• db: An enhanced IDBDatabase.
      • oldVersion: Last version of the database opened by the user.
      • newVersion: Whatever new version you provided.
      • transaction: An enhanced transaction for this upgrade. This is useful if you need to get data from other stores as part of a migration.
    • blocked (optional): Called if there are older versions of the database open on the origin, so this version cannot open. This is similar to the blocked event in plain IndexedDB.
    • blocking (optional): Called if this connection is blocking a future version of the database from opening. This is similar to the versionchange event in plain IndexedDB.
    • terminated (optional): Called if the browser abnormally terminates the connection, but not on regular closures like calling db.close(). This is similar to the close event in plain IndexedDB.

    deleteDB

    Deletes a database.

    await deleteDB(name, {
      blocked() {
        // …
      },
    });
    • name: Name of the database.
    • blocked (optional): Called if the database already exists and there are open connections that don’t close in response to a versionchange event, the request will be blocked until they all close.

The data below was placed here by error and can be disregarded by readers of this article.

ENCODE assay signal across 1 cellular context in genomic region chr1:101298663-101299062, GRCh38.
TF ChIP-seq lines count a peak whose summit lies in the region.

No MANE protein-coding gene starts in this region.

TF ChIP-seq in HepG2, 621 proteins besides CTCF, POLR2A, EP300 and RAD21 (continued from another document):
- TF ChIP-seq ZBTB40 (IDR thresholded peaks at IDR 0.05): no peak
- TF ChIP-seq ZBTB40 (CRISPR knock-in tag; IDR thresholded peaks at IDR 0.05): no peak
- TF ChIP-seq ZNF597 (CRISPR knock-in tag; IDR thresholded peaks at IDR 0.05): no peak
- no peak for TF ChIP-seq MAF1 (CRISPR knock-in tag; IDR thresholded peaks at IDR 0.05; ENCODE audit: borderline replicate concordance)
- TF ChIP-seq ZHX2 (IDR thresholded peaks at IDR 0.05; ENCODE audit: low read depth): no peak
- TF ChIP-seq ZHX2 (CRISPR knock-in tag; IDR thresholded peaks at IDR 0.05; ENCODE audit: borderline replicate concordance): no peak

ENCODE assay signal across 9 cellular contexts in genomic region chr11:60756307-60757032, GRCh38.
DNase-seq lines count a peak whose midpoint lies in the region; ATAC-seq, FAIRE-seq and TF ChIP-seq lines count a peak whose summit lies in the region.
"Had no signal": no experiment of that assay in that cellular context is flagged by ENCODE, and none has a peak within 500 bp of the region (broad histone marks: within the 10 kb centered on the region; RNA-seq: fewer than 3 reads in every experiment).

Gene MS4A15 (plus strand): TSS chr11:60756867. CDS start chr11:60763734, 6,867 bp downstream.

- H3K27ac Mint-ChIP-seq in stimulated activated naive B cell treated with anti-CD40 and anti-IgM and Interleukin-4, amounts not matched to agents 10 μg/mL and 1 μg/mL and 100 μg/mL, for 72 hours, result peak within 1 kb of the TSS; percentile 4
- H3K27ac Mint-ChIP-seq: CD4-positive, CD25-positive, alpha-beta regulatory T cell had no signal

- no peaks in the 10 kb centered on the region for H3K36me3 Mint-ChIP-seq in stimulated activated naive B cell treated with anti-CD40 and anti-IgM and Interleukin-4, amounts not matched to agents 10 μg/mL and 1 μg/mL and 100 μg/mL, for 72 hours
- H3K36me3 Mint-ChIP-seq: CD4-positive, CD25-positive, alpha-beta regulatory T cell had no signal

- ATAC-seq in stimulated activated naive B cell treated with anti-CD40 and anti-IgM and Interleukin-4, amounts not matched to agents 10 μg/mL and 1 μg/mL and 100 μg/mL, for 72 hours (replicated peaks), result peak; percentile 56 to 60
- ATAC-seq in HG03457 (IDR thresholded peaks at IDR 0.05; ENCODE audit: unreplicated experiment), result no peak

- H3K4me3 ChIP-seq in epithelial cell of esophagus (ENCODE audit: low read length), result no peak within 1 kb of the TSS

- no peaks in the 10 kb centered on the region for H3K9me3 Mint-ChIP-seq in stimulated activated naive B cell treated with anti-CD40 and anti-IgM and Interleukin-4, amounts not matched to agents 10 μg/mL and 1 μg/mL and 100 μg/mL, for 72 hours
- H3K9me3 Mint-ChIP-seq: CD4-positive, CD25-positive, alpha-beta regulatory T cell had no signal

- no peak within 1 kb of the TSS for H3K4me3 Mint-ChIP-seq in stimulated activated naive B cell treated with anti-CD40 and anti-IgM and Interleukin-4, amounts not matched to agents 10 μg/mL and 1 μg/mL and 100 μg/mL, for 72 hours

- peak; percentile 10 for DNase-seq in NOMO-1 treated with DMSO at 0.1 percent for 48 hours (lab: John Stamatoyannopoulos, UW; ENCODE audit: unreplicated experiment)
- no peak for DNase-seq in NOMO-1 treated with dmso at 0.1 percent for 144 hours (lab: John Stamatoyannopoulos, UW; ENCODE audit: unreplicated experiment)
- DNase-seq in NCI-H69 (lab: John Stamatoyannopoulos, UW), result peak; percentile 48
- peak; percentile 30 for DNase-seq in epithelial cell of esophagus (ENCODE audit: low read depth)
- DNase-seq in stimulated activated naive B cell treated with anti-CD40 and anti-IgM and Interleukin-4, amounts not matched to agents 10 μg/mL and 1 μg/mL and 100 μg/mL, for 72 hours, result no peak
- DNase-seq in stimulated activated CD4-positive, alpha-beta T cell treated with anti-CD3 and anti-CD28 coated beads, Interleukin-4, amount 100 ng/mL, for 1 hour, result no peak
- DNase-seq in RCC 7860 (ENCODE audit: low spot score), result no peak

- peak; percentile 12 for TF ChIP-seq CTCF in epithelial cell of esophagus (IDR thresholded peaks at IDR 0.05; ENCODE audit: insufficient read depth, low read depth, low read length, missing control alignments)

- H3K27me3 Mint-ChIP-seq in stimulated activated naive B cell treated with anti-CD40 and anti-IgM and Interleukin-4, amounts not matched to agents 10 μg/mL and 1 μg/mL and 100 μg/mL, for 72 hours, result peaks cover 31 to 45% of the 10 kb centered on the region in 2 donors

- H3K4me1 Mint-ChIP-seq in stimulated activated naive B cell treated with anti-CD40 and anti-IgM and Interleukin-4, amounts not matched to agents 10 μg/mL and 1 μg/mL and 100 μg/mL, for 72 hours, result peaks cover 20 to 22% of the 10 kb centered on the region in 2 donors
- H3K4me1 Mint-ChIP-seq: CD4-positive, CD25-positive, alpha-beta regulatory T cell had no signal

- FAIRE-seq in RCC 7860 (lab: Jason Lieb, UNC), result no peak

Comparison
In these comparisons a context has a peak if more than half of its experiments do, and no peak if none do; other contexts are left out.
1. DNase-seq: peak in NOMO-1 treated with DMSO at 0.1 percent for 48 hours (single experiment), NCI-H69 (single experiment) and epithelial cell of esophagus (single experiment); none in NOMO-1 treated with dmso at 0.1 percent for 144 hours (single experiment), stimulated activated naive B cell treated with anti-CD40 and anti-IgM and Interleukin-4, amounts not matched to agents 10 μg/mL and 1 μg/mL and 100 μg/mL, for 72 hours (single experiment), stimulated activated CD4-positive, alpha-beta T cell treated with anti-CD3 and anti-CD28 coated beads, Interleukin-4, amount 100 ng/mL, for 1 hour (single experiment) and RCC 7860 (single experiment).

unwrap

    Takes an enhanced IndexedDB object and returns the plain unmodified one.

    const unwrapped = unwrap(wrapped);

    This is useful if, for some reason, you want to drop back into plain IndexedDB. Promises will also be converted back into IDBRequest objects.

    wrap

    Takes an IDB object and returns a version enhanced by this library.

    const wrapped = wrap(unwrapped);

    This is useful if some third party code gives you an IDBDatabase object and you want it to have the features of this library.

    This doesn't work with IDBCursor, due to missing primitives. Also, if you wrap an IDBTransaction, tx.store and tx.objectStoreNames won't work in Edge. To avoid these issues, wrap the IDBDatabase object, and use the wrapped object to create a new transaction.

    General enhancements

    Once you've opened the database the API is the same as IndexedDB, except for a few changes to make things easier.

    Firstly, any method that usually returns an IDBRequest object will now return a promise for the result.

    const store = db.transaction(storeName).objectStore(storeName);
    const value = await store.get(key);

    Promises & throwing

    The library turns all IDBRequest objects into promises, but it doesn't know in advance which methods may return promises.

    As a result, methods such as store.put may throw instead of returning a promise.